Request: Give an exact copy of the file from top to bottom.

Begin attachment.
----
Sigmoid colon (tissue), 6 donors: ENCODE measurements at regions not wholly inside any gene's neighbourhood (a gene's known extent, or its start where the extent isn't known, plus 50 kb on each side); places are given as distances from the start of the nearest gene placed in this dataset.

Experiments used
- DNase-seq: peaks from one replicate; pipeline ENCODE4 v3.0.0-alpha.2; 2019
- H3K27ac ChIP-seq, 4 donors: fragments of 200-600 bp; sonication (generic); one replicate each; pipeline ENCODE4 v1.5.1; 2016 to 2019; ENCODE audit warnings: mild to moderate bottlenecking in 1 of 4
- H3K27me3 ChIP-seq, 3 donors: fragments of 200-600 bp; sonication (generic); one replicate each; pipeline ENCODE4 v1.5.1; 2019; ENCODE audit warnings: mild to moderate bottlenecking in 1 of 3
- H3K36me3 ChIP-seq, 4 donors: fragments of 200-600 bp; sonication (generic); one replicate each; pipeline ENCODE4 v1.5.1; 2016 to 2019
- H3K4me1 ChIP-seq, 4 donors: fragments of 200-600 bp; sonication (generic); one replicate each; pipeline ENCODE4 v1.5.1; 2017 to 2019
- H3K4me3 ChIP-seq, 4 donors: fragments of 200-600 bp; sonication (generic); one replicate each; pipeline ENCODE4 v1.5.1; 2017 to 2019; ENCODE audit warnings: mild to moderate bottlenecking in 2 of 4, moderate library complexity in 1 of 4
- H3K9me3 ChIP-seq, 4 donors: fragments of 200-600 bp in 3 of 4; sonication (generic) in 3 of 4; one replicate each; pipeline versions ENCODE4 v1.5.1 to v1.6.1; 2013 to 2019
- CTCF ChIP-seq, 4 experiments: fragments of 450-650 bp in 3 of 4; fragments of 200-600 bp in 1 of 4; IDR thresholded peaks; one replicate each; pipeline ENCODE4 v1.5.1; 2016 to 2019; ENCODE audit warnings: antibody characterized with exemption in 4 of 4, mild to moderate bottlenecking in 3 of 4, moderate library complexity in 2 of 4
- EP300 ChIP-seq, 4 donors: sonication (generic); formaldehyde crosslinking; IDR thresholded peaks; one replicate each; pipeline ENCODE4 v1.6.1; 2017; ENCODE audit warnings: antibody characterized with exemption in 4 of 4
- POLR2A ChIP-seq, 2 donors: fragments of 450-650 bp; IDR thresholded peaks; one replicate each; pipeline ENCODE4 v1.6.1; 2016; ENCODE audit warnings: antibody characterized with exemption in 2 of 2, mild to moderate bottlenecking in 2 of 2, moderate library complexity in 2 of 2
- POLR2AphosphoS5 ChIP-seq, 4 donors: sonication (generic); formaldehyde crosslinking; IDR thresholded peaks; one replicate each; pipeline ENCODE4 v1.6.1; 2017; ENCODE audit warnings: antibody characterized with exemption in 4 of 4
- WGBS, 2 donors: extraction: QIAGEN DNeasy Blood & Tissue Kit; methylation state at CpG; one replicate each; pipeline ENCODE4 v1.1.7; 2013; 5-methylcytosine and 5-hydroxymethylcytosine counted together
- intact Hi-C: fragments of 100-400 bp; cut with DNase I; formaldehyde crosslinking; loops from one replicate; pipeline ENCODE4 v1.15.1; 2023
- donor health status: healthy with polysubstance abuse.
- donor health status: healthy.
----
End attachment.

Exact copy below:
Sigmoid colon (tissue), 6 donors: ENCODE measurements at regions not wholly inside any gene's neighbourhood (a gene's known extent, or its start where the extent isn't known, plus 50 kb on each side); places are given as distances from the start of the nearest gene placed in this dataset.

Experiments used
- DNase-seq: peaks from one replicate; pipeline ENCODE4 v3.0.0-alpha.2; 2019
- H3K27ac ChIP-seq, 4 donors: fragments of 200-600 bp; sonication (generic); one replicate each; pipeline ENCODE4 v1.5.1; 2016 to 2019; ENCODE audit warnings: mild to moderate bottlenecking in 1 of 4
- H3K27me3 ChIP-seq, 3 donors: fragments of 200-600 bp; sonication (generic); one replicate each; pipeline ENCODE4 v1.5.1; 2019; ENCODE audit warnings: mild to moderate bottlenecking in 1 of 3
- H3K36me3 ChIP-seq, 4 donors: fragments of 200-600 bp; sonication (generic); one replicate each; pipeline ENCODE4 v1.5.1; 2016 to 2019
- H3K4me1 ChIP-seq, 4 donors: fragments of 200-600 bp; sonication (generic); one replicate each; pipeline ENCODE4 v1.5.1; 2017 to 2019
- H3K4me3 ChIP-seq, 4 donors: fragments of 200-600 bp; sonication (generic); one replicate each; pipeline ENCODE4 v1.5.1; 2017 to 2019; ENCODE audit warnings: mild to moderate bottlenecking in 2 of 4, moderate library complexity in 1 of 4
- H3K9me3 ChIP-seq, 4 donors: fragments of 200-600 bp in 3 of 4; sonication (generic) in 3 of 4; one replicate each; pipeline versions ENCODE4 v1.5.1 to v1.6.1; 2013 to 2019
- CTCF ChIP-seq, 4 experiments: fragments of 450-650 bp in 3 of 4; fragments of 200-600 bp in 1 of 4; IDR thresholded peaks; one replicate each; pipeline ENCODE4 v1.5.1; 2016 to 2019; ENCODE audit warnings: antibody characterized with exemption in 4 of 4, mild to moderate bottlenecking in 3 of 4, moderate library complexity in 2 of 4
- EP300 ChIP-seq, 4 donors: sonication (generic); formaldehyde crosslinking; IDR thresholded peaks; one replicate each; pipeline ENCODE4 v1.6.1; 2017; ENCODE audit warnings: antibody characterized with exemption in 4 of 4
- POLR2A ChIP-seq, 2 donors: fragments of 450-650 bp; IDR thresholded peaks; one replicate each; pipeline ENCODE4 v1.6.1; 2016; ENCODE audit warnings: antibody characterized with exemption in 2 of 2, mild to moderate bottlenecking in 2 of 2, moderate library complexity in 2 of 2
- POLR2AphosphoS5 ChIP-seq, 4 donors: sonication (generic); formaldehyde crosslinking; IDR thresholded peaks; one replicate each; pipeline ENCODE4 v1.6.1; 2017; ENCODE audit warnings: antibody characterized with exemption in 4 of 4
- WGBS, 2 donors: extraction: QIAGEN DNeasy Blood & Tissue Kit; methylation state at CpG; one replicate each; pipeline ENCODE4 v1.1.7; 2013; 5-methylcytosine and 5-hydroxymethylcytosine counted together
- intact Hi-C: fragments of 100-400 bp; cut with DNase I; formaldehyde crosslinking; loops from one replicate; pipeline ENCODE4 v1.15.1; 2023
- donor health status: healthy with polysubstance abuse.
- donor health status: healthy.